him plaintiff was contemplating a move. During the exchange,
plaintiff confirmed she wished to move and was searching
locally and as far as Mount Laurel. Defendant asked her to
remain local because it would be unfair to him and the
children to move far away.
moved in March 2018, because her landlord increased the rent
and would not give her additional time to search for another
residence before doing so. She searched without success for a
suitable residence in Elizabeth, Somerset, and Florence.
Ultimately, plaintiff moved 62.3 miles away from defendant to
Mount Holly, where she had family. Defendant learned of the
move several days later by text message. He filed an order to
show cause to bar the relocation and modify custody. The
trial judge entered an order on May 14, 2018, granting
defendant temporary parenting time three weekends each month,
ordering mediation, and scheduling a plenary hearing to
determine whether plaintiff would be permitted to remain in
Mount Holly. The judge ordered the children to continue
attending school in Elizabeth.
was unsuccessful. The judge conducted a plenary hearing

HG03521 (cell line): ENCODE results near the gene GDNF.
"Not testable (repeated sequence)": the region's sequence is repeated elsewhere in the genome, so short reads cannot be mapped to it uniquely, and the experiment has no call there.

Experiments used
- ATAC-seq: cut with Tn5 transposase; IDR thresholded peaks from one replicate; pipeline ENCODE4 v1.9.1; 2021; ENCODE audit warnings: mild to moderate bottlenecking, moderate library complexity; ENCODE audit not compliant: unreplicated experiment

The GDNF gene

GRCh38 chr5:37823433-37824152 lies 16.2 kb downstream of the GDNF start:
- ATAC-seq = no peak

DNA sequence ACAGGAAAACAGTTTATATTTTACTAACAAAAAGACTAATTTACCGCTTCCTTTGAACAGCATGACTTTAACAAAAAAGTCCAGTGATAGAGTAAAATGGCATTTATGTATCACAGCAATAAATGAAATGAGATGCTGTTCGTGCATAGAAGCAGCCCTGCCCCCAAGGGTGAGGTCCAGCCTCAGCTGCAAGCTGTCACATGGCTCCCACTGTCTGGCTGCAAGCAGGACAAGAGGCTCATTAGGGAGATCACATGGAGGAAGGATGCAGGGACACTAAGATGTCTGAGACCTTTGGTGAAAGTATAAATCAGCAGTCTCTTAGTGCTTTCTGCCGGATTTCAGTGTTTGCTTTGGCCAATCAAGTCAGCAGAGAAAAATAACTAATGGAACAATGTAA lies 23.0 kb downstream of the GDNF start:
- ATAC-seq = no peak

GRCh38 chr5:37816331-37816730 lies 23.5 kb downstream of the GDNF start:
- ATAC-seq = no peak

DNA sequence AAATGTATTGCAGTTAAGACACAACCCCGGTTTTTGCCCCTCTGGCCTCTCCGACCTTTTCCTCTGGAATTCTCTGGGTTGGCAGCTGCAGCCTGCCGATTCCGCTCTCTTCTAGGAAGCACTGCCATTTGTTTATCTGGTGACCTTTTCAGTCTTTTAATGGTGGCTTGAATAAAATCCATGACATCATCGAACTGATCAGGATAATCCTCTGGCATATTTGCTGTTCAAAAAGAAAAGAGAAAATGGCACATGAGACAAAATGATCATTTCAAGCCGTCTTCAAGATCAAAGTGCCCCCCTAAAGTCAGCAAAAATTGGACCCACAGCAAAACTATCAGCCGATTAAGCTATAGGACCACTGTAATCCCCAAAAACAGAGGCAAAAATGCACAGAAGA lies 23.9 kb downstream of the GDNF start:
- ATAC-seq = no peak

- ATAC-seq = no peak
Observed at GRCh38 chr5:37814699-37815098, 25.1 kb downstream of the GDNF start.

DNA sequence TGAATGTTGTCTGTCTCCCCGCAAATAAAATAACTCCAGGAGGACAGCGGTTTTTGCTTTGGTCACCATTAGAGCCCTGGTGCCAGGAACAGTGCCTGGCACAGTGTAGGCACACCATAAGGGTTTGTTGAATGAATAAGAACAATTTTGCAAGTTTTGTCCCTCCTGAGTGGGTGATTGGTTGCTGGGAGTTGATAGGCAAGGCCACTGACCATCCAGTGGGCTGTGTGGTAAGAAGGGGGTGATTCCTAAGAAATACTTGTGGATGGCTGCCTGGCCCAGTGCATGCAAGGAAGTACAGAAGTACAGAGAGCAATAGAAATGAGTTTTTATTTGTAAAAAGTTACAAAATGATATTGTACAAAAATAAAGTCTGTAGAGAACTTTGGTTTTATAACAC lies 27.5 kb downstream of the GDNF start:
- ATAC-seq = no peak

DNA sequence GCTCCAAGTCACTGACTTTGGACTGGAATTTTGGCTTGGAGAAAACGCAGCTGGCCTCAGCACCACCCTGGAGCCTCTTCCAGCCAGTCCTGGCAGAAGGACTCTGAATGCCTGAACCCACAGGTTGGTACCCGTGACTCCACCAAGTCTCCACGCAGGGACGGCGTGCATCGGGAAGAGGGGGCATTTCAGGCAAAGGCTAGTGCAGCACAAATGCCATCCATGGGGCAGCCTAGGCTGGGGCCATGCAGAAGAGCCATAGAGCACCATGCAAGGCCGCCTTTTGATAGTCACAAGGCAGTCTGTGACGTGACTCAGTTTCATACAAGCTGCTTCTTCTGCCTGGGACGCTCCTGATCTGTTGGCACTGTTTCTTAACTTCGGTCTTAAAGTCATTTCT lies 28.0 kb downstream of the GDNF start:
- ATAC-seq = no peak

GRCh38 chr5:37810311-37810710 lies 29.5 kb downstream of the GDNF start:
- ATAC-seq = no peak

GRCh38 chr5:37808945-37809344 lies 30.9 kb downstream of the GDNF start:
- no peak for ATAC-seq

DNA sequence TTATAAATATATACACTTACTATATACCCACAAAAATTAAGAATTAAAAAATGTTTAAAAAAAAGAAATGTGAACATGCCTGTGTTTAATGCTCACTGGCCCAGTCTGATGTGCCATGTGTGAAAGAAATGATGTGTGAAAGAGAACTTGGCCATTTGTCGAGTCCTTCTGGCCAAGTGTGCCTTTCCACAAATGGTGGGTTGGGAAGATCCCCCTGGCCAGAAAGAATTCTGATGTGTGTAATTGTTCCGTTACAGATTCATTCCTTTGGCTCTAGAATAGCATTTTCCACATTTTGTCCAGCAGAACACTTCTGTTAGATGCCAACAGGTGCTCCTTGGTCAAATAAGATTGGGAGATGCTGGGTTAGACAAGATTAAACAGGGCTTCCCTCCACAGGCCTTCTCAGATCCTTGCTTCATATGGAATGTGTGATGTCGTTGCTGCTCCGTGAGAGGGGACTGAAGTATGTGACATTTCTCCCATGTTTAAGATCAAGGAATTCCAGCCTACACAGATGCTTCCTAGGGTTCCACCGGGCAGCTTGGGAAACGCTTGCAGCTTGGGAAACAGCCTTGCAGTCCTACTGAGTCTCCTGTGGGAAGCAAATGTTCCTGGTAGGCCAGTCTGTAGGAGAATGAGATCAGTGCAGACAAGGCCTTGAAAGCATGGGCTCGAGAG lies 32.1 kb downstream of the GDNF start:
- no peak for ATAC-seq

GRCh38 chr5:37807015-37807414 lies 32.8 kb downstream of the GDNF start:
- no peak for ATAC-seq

resulting in the entry of a July 16, 2018 order. He concluded
in his written decision that before the start of the 2018-19
school year, plaintiff had to return with the children and
reside within fifteen miles of Union. Pending plaintiff's
return, the judge directed the parties to abide by the
temporary parenting time established under the May order.
Once plaintiff returned, defendant's parenting time would
revert to the schedule in the MSA.
although the judge's decision recognized
"Baures . . . has since been overruled by
Bisbing," his reasoning relied upon our
decision in Schulze v. Morris, 361 N.J.Super. 419
(App. Div. 2003), which applied the Baures factors
to determine whether a parent could relocate intra-state.
Applying a preponderance of the Baures factors, the
trial judge explained "[p]laintiff's decision may
not have been solely driven by a desire to alienate the
children from their father, but was certainly done in wanton
disregard of his rights, with the result being that his
relationship with them will clearly suffer." The judge
concluded the distance between the parties' residences